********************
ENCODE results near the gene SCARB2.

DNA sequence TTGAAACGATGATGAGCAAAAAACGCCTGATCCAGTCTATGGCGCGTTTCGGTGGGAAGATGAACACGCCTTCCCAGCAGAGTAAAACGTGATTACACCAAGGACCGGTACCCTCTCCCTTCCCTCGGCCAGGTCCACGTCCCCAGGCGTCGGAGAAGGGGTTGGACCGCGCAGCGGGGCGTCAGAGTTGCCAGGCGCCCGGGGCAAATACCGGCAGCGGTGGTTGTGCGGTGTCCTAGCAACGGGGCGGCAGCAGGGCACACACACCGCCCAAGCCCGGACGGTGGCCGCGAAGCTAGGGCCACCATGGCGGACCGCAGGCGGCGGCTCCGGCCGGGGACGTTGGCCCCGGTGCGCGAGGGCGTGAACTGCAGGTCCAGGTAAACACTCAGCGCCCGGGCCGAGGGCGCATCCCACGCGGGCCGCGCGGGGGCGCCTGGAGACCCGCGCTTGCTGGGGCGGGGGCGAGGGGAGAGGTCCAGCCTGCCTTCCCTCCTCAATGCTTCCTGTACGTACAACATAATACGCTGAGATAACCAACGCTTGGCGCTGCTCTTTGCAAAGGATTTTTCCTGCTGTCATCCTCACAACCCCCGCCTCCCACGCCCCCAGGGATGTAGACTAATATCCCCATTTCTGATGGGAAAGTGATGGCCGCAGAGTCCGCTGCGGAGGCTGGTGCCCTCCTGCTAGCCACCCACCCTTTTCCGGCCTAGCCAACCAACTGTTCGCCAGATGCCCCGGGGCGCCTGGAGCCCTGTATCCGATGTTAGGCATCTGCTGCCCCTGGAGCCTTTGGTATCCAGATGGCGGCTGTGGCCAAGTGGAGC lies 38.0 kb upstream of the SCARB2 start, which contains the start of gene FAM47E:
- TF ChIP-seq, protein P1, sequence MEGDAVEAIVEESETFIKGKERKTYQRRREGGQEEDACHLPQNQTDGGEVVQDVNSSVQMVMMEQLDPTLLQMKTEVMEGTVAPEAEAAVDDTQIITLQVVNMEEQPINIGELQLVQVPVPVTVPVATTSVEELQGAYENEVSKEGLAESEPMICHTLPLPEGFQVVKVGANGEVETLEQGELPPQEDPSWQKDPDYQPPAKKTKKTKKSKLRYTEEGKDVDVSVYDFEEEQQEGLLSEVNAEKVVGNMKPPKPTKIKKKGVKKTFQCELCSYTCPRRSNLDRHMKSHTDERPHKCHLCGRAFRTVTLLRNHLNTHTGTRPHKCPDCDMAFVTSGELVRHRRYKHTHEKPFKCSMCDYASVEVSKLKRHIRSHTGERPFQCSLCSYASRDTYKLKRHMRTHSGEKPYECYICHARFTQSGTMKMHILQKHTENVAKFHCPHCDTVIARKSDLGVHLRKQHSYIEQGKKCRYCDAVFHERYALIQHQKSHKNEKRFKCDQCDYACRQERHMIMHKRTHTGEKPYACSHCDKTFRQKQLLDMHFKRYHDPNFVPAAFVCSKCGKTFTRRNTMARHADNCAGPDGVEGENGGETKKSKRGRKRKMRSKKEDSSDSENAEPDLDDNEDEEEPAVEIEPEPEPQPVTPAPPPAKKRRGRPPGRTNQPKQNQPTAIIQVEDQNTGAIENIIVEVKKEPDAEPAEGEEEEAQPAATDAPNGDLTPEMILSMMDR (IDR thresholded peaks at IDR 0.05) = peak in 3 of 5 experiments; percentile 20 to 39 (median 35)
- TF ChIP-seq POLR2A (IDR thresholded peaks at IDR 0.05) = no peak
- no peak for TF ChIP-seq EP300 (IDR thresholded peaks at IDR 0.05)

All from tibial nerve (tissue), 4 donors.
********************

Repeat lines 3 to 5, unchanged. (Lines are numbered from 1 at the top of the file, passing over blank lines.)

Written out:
- TF ChIP-seq, protein P1, sequence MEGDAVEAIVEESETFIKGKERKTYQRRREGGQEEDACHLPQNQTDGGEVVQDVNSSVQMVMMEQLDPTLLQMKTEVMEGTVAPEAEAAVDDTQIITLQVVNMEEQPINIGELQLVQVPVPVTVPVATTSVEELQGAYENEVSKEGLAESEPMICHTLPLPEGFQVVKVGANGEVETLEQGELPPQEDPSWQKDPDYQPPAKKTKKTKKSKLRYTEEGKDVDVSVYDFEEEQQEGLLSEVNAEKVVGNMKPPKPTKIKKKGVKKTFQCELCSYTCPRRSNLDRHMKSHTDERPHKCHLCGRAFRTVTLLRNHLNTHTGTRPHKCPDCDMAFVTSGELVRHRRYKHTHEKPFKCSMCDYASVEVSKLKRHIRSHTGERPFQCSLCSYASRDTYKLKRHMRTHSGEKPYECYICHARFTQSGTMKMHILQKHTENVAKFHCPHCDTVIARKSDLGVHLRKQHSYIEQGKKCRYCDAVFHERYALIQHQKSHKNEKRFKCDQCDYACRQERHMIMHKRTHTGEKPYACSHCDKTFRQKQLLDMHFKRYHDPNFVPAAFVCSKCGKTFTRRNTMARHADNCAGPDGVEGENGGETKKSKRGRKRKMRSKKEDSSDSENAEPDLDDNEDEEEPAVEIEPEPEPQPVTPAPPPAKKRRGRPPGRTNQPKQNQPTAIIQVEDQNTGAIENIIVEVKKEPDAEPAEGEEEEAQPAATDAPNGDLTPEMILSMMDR (IDR thresholded peaks at IDR 0.05) = peak in 3 of 5 experiments; percentile 20 to 39 (median 35)
- TF ChIP-seq POLR2A (IDR thresholded peaks at IDR 0.05) = no peak
- no peak for TF ChIP-seq EP300 (IDR thresholded peaks at IDR 0.05)